This underscores Phuket’s ability to host visitors for a holiday or corporate meeting, while making it practical for them to extend their visit with side trips to explore other destinations in Thailand.
Phuket’s travel industry identified this need early in the game and lobbied airlines to consider direct air links from the island to other tourist destinations in Thailand as well cities in Asia.
Initially it looked like a hard sell, but as Phuket expanded offering luxury holiday homes for long-stay visitors and made inroads into niche markets such as sports and medical tourism, it became apparent that it had the potential to become a tourism gateway independent of Bangkok.
Bangkok Airways has tested the concept by extending its services through Phuket to offer links to Samui and Trat province (home of Chang Island). It promotes itself as an airline offering Thailand’s top three island destinations; Phuket, Samui and Chang, all within the same network and with connecting services to Hong Kong, Singapore and points in India.
Even if the traveller decides overland travel is the way to go, Phuket is an ideal base for self-drive tours to visit mainland destinations such as Khao Lak, Phang Nga, Krabi and Trang on highways that are a pleasure to drive.
Expansion of its gateway role continues as Phuket International Airport welcomes new airline services from Seoul and Copenhagen during this high season.
Thai Airways International is offering nonstop services from Seoul to Phuket (three flights weekly) and from Copenhagen in Denmark, three weekly services.
Air China launched a mix of scheduled and charter services from Beijing to Phuket 18 November.
Silk Air offers four daily service from Singapore, while Malaysia Airlines offers twice daily services from Kuala Lumpur.
Out of Hong Kong, Dragon Air flies 10 services a week.
In Europe, Air Berlin leads with scheduled services from Berlin and Munich (three flights each).
There are hundreds of charter flights during the peak season that make Phuket International Airport one of the busiest resort airports in Asia, far exceeding the traffic going through Bali or the Maldives.
Some of the charters are:
Phuket International Airport for the first nine-month of this year welcomed 41,838 aircrafts movements up 18.83% from 35,296 movements in 2010 with an increase in international aircraft movements of 24.54% from 16,840 to 20,972 movements during the same period.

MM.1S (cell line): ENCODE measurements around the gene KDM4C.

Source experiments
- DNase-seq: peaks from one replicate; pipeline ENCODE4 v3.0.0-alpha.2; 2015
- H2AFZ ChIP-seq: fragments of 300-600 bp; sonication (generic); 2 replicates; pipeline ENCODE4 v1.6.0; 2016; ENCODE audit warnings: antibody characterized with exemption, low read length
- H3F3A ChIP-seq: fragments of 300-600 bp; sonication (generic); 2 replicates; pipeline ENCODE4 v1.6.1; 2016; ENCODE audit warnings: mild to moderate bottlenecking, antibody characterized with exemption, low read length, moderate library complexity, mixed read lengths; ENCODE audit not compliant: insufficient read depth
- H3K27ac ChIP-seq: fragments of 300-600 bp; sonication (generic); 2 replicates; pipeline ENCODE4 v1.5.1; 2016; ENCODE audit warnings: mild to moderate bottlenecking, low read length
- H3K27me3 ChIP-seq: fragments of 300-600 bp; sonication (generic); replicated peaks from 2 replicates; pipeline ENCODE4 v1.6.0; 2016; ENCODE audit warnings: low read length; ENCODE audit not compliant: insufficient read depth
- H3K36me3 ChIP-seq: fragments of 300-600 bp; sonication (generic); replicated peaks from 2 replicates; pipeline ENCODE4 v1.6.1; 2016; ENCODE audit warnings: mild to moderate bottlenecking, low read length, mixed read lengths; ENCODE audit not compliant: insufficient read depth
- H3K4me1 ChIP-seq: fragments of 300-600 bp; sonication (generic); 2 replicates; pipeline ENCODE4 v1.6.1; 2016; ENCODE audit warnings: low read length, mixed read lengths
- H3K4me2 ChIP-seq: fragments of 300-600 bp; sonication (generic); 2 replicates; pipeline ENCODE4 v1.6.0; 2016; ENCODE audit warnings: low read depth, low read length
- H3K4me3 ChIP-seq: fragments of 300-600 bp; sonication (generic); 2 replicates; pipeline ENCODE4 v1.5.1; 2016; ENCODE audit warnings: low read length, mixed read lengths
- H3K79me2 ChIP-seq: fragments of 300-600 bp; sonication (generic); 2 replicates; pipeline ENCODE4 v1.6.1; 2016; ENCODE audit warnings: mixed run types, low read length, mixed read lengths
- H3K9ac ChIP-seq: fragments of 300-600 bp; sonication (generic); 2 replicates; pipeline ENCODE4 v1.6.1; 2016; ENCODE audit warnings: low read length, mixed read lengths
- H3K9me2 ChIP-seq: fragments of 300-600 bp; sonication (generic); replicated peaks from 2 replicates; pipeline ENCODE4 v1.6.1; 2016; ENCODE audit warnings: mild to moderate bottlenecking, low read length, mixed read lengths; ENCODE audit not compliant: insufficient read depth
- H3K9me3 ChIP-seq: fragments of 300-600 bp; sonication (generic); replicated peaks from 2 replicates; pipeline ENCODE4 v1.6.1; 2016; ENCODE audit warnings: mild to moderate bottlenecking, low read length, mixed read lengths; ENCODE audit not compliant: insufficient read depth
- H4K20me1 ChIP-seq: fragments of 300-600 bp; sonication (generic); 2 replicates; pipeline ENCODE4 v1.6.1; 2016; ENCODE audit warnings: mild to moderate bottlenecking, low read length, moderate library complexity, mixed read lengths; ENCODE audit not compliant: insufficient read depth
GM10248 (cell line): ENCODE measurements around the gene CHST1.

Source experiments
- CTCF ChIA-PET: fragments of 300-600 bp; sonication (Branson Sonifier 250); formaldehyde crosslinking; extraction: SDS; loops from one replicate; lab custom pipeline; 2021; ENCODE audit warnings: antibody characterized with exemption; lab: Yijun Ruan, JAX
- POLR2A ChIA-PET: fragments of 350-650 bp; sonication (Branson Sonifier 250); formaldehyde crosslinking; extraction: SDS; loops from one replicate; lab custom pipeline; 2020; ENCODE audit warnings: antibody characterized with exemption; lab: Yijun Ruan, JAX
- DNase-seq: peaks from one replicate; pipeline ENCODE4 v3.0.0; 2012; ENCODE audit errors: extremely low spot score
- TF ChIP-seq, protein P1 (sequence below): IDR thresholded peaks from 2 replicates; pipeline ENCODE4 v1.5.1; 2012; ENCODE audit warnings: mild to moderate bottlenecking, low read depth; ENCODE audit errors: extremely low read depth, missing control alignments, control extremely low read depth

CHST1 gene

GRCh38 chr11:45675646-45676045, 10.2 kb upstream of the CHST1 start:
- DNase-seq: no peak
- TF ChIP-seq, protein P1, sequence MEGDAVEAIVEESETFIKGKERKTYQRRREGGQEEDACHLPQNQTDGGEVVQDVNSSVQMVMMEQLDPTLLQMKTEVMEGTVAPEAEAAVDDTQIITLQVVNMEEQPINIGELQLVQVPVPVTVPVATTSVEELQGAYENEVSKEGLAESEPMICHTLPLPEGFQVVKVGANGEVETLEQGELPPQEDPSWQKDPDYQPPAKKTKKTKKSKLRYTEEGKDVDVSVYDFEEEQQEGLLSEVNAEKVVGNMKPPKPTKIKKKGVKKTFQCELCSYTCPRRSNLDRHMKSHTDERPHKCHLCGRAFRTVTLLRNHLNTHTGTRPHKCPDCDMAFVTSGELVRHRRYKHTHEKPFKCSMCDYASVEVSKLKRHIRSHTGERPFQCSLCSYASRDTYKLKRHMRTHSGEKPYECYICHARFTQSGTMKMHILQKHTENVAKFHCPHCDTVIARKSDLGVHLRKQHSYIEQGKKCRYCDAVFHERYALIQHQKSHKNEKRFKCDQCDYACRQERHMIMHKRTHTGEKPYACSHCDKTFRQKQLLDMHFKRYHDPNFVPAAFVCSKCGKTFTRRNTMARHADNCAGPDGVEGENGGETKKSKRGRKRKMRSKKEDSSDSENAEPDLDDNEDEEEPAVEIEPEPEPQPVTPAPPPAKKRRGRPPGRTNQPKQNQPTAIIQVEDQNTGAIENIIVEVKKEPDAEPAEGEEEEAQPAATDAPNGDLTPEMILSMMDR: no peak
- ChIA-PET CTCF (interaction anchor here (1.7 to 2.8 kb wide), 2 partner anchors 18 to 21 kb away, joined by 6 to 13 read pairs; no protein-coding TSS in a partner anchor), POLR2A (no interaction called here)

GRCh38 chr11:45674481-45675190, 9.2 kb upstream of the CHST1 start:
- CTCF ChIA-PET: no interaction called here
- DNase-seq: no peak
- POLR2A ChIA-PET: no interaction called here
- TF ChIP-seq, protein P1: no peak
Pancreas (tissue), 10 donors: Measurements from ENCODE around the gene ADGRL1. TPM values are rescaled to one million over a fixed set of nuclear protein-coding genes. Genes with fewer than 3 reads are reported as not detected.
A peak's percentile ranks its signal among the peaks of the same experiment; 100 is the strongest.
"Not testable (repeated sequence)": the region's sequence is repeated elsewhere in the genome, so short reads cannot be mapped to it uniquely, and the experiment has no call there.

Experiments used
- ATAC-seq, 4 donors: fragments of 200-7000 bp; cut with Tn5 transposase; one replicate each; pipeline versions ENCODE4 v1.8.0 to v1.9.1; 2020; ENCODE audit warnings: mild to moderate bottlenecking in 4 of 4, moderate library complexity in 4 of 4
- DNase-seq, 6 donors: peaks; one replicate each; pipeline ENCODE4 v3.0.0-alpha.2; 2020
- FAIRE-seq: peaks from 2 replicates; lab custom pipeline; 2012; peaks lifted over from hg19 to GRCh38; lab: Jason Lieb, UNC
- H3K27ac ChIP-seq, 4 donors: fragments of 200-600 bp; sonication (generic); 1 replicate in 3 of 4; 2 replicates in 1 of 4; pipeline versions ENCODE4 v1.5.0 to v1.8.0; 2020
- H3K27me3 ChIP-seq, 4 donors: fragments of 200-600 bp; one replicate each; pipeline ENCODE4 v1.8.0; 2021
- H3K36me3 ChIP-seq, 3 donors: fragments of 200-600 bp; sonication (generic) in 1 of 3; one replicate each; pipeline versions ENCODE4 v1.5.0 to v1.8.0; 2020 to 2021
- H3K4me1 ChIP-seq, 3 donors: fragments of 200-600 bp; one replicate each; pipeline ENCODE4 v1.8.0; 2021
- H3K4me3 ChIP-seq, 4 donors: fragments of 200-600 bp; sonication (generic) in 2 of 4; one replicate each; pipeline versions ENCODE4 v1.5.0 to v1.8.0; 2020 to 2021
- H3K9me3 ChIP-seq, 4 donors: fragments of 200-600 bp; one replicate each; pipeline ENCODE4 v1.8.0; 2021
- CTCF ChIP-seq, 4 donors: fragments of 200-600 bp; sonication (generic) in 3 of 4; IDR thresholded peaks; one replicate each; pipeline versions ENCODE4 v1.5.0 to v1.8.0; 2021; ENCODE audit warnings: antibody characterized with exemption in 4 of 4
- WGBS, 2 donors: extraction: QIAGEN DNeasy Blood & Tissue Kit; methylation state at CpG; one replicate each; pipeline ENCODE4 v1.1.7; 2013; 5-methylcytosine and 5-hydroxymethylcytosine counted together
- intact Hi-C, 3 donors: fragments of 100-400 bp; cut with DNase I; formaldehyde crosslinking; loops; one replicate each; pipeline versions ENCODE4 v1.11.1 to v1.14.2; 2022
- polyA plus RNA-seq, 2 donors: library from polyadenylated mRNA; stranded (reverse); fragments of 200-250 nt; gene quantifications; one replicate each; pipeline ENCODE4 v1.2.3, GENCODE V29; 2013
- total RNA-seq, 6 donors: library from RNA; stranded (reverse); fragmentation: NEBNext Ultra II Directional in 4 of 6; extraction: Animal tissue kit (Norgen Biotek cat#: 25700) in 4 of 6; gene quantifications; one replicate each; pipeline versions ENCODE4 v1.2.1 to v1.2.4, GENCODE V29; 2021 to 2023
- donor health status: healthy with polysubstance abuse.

This indicates the success of Phuket in international markets and its ability to sustain a steady business flow for airlines that invest in a new service.
The island is also a staging point for scuba diving tours that head for the clear waters and coral reef dive sites of Similan Islands. It is close enough to other attractive beach resort destinations such as the mainland’s Khao Lak and Krabi where there are attractive boutique hotels and wellness resorts all within 100 to 150 km of Phuket island. They are ideal destinations to visit on a self-drive holiday.
But Phuket has a variety of beaches. In fact there are 20 beaches strung along its west coast making it an island with a plenty of options. Each beach location has a resort village that has grown up over the years to offers a distinct atmosphere. Patong is the racy entertainment beach bustling with shops, bars and entertainment. To the south and north of this resort hub there are quieter beaches where communities offer a different take on the holiday experience. There are some noted for five-star hotels that are more likely to be hosting corporate seminars and golf events. Further south there are smaller bays that have created a coffee culture with walking streets and boutique shops.
Phuket has over 44,000 rooms in tourist class hotels and another nine hotels will open in 2012.
It welcomed 2,853,367 tourists in 2010 up 4.85% from 2,721,269 in 2009 with 2,380,709 were foreigners improved 9.65% from 2,171,238 in 2009. The top three suppliers were Australia (422,017), Russia (151,945) and UK (134,867).